This is treacherous conceptual territory, as what constitutes "American culture" is a matter of great dispute. Williams, Christian Century Mr.
A stimulating, thoughtful, and well-reasoned argument on the state of the nation. While there is little dissent among Americans over essential values, racism still abounds.
His recent books include Coercion and Consent and International Orders. Extremism, zealotry, public confrontation and interest-based politics all fly in the face of those assumptions and make Americans profoundly uneasy.
The assumption that a society has sacred qualities puts a premium on maintaining "community" and leads to worries that social harmony is fragile. Introducing a balanced viewpoint into this inten Is the United States a nation of materialistic loners whose politics are dictated by ethnic, racial, religious, or sexual identities?
The authors manage the difficult task of being both brief and nuanced. Bellah, University of California, Berkeley "In this provocative book, the authors hold a mirror up to the nation and find.
Is America Breaking Apart? The authors manage the difficult task of being both brief and nuanced. Americans seem to fear that their society is breaking apart, but how accurate is this portrayal and how justified is the fear? This is what America has become in the eyes of many commentators.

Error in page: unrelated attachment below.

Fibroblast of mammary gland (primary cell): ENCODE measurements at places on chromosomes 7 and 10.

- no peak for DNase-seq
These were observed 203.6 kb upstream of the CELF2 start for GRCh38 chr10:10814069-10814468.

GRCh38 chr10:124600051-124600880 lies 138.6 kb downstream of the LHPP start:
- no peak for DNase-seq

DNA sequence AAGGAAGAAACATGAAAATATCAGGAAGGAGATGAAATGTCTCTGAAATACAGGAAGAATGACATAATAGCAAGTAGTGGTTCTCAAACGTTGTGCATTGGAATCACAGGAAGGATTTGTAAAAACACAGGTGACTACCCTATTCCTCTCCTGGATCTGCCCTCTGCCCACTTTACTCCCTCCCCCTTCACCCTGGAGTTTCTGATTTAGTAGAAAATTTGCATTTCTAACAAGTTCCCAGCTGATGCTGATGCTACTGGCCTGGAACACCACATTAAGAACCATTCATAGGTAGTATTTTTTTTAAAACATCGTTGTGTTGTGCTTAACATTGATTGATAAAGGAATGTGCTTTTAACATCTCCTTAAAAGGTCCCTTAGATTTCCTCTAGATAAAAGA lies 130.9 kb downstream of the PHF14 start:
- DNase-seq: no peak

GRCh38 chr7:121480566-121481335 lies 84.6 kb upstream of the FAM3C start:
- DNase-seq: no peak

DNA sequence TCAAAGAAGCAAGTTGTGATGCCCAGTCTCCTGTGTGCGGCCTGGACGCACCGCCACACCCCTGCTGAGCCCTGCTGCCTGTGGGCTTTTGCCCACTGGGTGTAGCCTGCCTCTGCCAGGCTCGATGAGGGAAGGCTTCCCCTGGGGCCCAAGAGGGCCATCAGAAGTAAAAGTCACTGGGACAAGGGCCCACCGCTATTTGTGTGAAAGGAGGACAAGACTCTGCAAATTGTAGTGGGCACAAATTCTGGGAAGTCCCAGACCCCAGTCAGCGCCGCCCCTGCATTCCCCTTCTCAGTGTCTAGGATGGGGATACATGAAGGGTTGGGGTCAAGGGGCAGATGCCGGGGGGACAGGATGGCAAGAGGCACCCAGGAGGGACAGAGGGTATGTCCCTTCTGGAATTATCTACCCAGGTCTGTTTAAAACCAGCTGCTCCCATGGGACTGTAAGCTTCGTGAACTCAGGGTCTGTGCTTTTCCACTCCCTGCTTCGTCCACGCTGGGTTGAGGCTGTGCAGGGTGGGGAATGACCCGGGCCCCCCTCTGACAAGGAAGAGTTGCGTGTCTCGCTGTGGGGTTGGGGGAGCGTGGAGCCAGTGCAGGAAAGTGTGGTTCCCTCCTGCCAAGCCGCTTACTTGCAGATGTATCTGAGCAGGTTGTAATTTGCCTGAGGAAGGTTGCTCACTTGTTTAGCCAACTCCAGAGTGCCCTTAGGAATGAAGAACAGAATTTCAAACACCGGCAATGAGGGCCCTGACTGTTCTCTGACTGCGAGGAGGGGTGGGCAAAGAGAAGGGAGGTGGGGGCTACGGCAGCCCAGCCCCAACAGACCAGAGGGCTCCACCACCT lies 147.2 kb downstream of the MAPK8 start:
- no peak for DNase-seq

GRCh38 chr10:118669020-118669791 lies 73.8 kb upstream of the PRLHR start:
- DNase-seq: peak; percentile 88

They do identify several central values such as antiauthoritarianism, egalitarianism and individualism that they claim are widely shared by Americans of all social strata. They find that this shared belief paradoxically leads Americans to exaggerated worries about disunity, since they are afraid that disagreements among co-equals will rend apart a fragile community based solely on consensus and caring.
Broad in scope and ambition, this short book draws a realistic portrait of a society that is among the most powerful and stable in the world, yet is perennially shaken by self-doubt. The book is an important corrective to the sensationalist literature that contributes to the problems it supposedly decries.